US scientists may have uncovered a genetic reason why lonely people may have poorer health.
The UCLA research, published in Genome Biology, found certain genes were more active in people who reported feelings of social isolation. Many of the genes identified have links to the immune system and tissue inflammation - which may be damaging.
Other studies have shown clear links between lack of social support and illnesses such as heart disease. The researchers said that quality, not quantity, of friendships, appeared to be important.
The link between genes and loneliness has been explored before - a recent Dutch study of 8,000 twins also pointed to the connection. The UCLA research looked in more detail at which genes might be involved.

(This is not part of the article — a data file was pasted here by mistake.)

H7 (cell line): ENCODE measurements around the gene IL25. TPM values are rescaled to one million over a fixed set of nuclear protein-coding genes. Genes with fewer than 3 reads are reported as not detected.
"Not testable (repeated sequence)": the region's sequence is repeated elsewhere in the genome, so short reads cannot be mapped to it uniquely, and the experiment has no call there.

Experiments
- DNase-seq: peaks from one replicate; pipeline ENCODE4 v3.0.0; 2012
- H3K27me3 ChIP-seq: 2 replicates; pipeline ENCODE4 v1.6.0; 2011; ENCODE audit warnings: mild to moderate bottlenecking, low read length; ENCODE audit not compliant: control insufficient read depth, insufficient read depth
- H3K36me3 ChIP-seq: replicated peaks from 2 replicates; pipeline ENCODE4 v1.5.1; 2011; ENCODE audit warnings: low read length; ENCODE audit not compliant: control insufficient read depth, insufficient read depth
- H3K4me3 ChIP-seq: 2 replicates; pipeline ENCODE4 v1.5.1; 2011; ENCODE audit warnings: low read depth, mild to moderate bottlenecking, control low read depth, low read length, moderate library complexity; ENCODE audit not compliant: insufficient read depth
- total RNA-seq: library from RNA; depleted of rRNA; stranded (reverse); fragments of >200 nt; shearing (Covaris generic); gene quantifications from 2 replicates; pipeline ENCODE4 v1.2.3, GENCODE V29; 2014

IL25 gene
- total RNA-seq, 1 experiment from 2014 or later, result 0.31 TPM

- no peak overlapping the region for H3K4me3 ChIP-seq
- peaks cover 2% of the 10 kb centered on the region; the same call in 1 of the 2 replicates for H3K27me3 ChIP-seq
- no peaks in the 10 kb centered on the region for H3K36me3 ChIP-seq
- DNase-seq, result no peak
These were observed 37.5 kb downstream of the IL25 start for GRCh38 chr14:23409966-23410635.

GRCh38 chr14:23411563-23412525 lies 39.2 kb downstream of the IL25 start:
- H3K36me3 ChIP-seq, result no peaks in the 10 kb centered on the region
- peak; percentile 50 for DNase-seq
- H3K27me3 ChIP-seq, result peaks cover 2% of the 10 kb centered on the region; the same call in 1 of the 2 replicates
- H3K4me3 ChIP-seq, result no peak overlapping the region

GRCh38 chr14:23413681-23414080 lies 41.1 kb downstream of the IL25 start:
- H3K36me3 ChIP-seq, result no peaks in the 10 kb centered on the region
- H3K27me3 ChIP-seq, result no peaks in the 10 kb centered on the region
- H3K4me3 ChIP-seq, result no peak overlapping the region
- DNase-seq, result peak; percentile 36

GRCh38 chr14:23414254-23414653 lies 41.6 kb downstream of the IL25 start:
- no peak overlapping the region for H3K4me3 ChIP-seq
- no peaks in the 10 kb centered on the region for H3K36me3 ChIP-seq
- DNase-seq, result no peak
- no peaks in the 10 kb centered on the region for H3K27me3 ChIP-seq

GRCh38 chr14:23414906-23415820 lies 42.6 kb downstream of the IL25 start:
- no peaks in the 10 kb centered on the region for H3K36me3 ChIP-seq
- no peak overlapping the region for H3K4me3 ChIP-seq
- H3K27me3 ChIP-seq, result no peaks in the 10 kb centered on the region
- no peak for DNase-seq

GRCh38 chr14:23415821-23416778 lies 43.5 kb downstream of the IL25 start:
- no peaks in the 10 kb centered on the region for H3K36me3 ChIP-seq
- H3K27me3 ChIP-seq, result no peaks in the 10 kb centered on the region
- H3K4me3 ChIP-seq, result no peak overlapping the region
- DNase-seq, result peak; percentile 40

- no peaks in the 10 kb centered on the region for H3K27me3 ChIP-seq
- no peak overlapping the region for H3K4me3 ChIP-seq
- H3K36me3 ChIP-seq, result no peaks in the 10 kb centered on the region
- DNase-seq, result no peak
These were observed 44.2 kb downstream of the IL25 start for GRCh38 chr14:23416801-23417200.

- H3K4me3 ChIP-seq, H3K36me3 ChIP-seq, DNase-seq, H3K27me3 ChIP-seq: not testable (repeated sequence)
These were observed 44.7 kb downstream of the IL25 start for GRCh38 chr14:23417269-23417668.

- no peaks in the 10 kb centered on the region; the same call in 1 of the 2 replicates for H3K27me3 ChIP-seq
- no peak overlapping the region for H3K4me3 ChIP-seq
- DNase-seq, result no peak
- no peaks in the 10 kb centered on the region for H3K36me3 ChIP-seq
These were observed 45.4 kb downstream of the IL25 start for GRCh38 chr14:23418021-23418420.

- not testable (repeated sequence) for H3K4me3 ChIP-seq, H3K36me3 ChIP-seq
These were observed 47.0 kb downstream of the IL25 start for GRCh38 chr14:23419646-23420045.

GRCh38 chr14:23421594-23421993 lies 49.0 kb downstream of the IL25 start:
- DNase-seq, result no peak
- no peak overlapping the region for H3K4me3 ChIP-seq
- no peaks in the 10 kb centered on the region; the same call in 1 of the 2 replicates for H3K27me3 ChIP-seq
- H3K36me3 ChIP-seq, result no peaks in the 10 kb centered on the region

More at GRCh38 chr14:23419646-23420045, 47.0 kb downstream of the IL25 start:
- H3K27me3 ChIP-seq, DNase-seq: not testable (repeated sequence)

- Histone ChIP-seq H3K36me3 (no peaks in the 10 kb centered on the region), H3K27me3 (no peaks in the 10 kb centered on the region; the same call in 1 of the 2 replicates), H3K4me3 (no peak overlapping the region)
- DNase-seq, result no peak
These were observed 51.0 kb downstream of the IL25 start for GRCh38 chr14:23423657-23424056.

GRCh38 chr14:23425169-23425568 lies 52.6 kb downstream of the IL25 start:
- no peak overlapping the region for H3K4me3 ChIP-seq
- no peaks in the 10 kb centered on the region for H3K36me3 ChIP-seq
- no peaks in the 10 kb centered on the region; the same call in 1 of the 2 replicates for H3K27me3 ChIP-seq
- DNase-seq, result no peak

They took 14 volunteers and assessed their level of social interaction using a scoring system.
They then looked at genetic activity in their white blood cells and tried to compare the results.
In their "lonely" volunteers, various genes tended to be "over expressed" compared with those at the opposite end of the scoring scale.
Source - BBC